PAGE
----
We come to the same beach every summer. Though none of us plays golf, we stay in the same golf course community -- often in the same condo -- every year. It's familiar, and we like it. We know where things are, we know what to expect, what to pack, where everything goes when we unpack. We've even gone to open houses in this complex, checking out the prices and the possibilities, dreaming of being owners instead of renters.
Today, as my husband and I were walking on the beach, he asked me if I had any interest in going somewhere different for vacation. Many people in our area of Pennsylvania vacation in the Myrtle Beach area, and though we've talked about it a couple of times, we've always ended up in Bethany.
One summer, we skipped the east coast beaches entirely and took a Caribbean cruise, something I hope to do again someday, but in the meantime, we always end up in Bethany Beach.
As we walked, and off and on throughout the afternoon, I thought about his question. I thought back to a summer when my daughter was still in elementary school and I spent an hour or so online, sketching out a vacation to North Carolina. When I approached my husband and daughter about it, they were less than enthusiastic. "Too much time in the car," they both said.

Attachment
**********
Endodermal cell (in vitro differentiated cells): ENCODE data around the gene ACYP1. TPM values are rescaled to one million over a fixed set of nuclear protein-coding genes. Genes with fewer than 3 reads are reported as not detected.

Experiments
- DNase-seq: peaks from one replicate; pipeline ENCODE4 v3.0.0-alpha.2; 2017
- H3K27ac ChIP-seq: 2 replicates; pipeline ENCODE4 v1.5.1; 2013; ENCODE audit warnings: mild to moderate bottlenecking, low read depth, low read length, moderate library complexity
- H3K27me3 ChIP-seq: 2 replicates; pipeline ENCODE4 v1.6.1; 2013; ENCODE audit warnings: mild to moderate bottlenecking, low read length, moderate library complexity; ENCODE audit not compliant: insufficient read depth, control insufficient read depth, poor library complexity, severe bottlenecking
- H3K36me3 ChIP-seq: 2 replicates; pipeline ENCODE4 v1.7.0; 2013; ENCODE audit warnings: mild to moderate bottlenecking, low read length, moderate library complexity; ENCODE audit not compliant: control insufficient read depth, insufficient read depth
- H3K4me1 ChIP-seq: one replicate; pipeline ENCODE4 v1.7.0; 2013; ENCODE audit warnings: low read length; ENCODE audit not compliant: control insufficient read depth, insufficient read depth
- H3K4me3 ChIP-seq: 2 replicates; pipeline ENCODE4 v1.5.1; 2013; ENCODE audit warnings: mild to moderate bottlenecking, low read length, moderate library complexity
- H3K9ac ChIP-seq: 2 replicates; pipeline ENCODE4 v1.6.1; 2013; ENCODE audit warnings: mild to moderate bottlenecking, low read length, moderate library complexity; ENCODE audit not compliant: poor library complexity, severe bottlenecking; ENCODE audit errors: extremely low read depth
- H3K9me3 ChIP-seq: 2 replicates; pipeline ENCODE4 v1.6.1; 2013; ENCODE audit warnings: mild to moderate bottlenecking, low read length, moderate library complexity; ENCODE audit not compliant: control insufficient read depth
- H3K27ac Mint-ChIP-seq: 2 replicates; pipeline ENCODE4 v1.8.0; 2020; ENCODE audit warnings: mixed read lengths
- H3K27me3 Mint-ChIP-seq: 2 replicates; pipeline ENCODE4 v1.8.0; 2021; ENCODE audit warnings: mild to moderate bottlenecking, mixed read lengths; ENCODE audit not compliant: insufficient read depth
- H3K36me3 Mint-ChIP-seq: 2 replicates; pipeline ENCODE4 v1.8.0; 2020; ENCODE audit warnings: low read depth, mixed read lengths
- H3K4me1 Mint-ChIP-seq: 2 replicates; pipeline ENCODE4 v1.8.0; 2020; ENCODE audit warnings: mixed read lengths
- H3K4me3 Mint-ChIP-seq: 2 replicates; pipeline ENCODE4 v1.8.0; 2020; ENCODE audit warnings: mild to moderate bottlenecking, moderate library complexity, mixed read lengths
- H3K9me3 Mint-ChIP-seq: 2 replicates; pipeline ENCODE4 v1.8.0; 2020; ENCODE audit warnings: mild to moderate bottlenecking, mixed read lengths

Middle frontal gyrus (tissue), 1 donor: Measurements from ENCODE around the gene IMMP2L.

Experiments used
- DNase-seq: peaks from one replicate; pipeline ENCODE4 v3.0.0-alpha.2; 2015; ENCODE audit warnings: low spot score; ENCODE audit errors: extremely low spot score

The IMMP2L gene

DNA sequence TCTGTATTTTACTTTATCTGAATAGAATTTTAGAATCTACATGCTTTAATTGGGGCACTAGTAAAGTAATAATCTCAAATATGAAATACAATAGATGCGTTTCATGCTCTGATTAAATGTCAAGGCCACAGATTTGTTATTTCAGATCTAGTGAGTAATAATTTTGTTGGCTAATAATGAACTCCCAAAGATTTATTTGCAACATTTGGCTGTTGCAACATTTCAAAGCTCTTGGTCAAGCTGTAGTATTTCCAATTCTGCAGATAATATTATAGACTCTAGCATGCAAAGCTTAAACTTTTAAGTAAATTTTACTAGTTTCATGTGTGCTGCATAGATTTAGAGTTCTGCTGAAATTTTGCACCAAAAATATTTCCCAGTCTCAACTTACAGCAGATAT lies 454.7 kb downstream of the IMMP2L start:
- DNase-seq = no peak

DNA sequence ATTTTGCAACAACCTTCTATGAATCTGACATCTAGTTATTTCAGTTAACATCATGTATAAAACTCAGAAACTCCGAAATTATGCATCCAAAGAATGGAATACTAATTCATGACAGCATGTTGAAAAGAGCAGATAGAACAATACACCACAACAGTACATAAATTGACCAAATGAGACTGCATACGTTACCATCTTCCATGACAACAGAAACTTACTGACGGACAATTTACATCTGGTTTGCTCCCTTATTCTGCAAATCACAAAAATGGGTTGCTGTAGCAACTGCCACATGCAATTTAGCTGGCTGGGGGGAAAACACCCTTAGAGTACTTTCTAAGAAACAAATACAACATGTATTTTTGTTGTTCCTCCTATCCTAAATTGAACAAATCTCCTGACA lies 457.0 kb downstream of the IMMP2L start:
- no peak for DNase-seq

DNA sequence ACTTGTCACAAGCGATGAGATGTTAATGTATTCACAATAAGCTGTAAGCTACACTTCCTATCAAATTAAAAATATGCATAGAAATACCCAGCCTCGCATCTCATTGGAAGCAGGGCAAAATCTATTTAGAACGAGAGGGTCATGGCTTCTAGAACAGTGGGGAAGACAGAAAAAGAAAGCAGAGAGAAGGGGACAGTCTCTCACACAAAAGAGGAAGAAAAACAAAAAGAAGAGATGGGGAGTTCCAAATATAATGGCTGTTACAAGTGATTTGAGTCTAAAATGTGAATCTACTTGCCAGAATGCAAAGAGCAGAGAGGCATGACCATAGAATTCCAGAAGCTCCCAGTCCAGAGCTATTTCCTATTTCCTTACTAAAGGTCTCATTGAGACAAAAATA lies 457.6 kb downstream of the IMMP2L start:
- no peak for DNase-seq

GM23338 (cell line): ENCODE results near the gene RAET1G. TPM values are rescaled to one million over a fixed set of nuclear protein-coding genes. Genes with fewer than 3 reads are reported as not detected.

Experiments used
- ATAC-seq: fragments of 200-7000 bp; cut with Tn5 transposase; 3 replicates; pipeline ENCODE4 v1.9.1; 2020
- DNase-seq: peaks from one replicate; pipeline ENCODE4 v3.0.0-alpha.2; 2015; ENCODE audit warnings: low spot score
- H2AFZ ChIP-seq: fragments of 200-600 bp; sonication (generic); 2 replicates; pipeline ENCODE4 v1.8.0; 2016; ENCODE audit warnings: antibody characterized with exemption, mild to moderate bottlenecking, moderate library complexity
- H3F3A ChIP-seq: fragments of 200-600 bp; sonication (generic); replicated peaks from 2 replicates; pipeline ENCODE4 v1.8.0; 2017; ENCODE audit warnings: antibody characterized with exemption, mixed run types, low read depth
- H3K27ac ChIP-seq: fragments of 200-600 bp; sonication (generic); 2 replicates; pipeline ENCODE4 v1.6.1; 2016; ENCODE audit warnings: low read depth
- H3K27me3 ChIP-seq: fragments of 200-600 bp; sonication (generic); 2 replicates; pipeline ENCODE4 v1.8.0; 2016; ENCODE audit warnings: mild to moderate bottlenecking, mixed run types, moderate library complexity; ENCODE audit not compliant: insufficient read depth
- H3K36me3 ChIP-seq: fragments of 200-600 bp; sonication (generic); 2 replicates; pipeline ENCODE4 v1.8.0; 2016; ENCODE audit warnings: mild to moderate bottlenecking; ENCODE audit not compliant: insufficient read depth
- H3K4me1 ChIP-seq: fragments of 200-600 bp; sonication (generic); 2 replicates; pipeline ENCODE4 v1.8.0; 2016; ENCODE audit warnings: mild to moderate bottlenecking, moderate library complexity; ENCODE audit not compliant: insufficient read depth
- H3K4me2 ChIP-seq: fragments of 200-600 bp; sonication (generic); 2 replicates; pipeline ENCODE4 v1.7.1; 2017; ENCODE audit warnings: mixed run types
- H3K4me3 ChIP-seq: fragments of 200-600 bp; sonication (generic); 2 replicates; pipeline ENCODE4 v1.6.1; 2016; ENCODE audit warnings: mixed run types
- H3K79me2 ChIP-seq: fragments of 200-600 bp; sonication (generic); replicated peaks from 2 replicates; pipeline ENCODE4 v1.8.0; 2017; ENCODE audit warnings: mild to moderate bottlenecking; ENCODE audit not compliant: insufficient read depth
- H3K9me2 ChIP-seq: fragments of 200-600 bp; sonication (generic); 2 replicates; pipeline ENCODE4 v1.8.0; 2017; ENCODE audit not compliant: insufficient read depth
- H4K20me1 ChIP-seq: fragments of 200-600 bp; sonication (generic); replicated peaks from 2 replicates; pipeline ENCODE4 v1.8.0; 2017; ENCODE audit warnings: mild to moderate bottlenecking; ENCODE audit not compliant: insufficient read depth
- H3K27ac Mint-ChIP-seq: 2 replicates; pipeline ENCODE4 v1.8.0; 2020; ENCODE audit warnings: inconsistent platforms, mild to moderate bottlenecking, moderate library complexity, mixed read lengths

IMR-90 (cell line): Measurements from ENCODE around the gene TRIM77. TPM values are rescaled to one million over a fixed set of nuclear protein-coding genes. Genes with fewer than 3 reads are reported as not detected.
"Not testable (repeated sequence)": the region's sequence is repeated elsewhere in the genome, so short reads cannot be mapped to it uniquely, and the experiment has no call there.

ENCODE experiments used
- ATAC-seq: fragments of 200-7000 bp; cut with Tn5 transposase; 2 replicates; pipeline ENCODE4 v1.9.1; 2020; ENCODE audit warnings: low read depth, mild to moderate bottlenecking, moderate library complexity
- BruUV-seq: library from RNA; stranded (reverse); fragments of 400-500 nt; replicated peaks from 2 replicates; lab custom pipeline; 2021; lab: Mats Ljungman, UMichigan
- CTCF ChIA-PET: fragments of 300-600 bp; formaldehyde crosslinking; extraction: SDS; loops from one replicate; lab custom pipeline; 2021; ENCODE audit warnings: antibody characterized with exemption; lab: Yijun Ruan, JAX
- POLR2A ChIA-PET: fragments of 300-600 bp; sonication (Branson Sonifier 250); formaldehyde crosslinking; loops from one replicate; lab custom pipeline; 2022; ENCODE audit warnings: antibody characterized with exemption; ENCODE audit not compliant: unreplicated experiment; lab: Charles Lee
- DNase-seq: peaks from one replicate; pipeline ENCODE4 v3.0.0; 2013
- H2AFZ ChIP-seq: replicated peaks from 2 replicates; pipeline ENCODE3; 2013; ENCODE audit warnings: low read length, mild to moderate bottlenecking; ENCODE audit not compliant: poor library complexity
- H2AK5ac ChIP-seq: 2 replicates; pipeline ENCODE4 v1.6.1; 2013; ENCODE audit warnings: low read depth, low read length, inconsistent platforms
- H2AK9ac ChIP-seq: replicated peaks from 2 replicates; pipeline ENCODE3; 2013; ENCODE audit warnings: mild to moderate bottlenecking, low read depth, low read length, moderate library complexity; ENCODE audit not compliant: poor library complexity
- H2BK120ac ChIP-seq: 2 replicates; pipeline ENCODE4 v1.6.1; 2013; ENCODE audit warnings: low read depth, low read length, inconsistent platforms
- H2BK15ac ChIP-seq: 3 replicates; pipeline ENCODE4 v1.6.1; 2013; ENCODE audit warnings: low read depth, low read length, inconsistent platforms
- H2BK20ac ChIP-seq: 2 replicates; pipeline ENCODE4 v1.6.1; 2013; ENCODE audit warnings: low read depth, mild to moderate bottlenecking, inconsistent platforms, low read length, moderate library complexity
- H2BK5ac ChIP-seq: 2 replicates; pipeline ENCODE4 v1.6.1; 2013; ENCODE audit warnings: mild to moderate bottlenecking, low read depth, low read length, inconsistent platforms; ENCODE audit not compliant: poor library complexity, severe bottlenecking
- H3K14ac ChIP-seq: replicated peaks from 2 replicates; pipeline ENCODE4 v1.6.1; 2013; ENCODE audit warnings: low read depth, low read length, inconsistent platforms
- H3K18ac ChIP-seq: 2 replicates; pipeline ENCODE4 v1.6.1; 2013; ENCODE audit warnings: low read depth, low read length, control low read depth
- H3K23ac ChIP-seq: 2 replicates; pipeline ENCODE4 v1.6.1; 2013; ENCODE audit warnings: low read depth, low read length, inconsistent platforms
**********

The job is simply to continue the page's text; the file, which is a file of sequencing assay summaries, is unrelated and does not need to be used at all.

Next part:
And that was that -- for then, anyhow. Each summer, we consider the possibilities, and each summer, we end up here. Even though my daughter is older and the length of the car ride to our destination is no longer as prohibitive as it once was, summer isn't summer unless we come to the beach.
Now that my daughter is in high school, the advantages of familiarity are, in some ways, more important than ever. Because she's been coming here since she was small, she knows this place. For the past two summers, she's brought a friend along, and because she has her bearings, I'm comfortable letting her branch out. When she and her friend make a quick run up onto the boardwalk or even into town while my husband and I are on the beach during the day (or vice versa), I don't worry about her. (Cell phones help). The girls can go to the pool or on a bike ride through the complex, and I don't stress. We can run out to the grocery store or to pick up take-out knowing they're just fine where they are.
These age-appropriate freedoms are something I can offer her because we know this place, and I know she knows this place. I know she can contact us if she needs us, and I don't feel the need to smother her, something I probably would do if we were in an unfamiliar locale. Something that I probably shouldn't be doing when she's only a few years away from branching out on her own somewhere new and different.
So, I guess for now, my answer is no. No, I don't really want to go anywhere else, or even stay anywhere else. At least not for the next few years. In part, I love the predictability of this community. I love knowing what I have to pack and what I can buy once I get here. I love our favorite miniature golf course with the great soundtrack and the Australian theme. And, of course, I love the screened-in porch and the bullfrogs that converse below me every night.
It's strange that it has taken me so long to realize this, but I now understand that my daughter has grown up here, and that coming here and having some away-from-home freedoms is probably just what she needs right now -- what both of us need. And, as long as she has good taste in traveling companions (and so far, she has), we all have fun.
Which is sort of the point of going on vacation.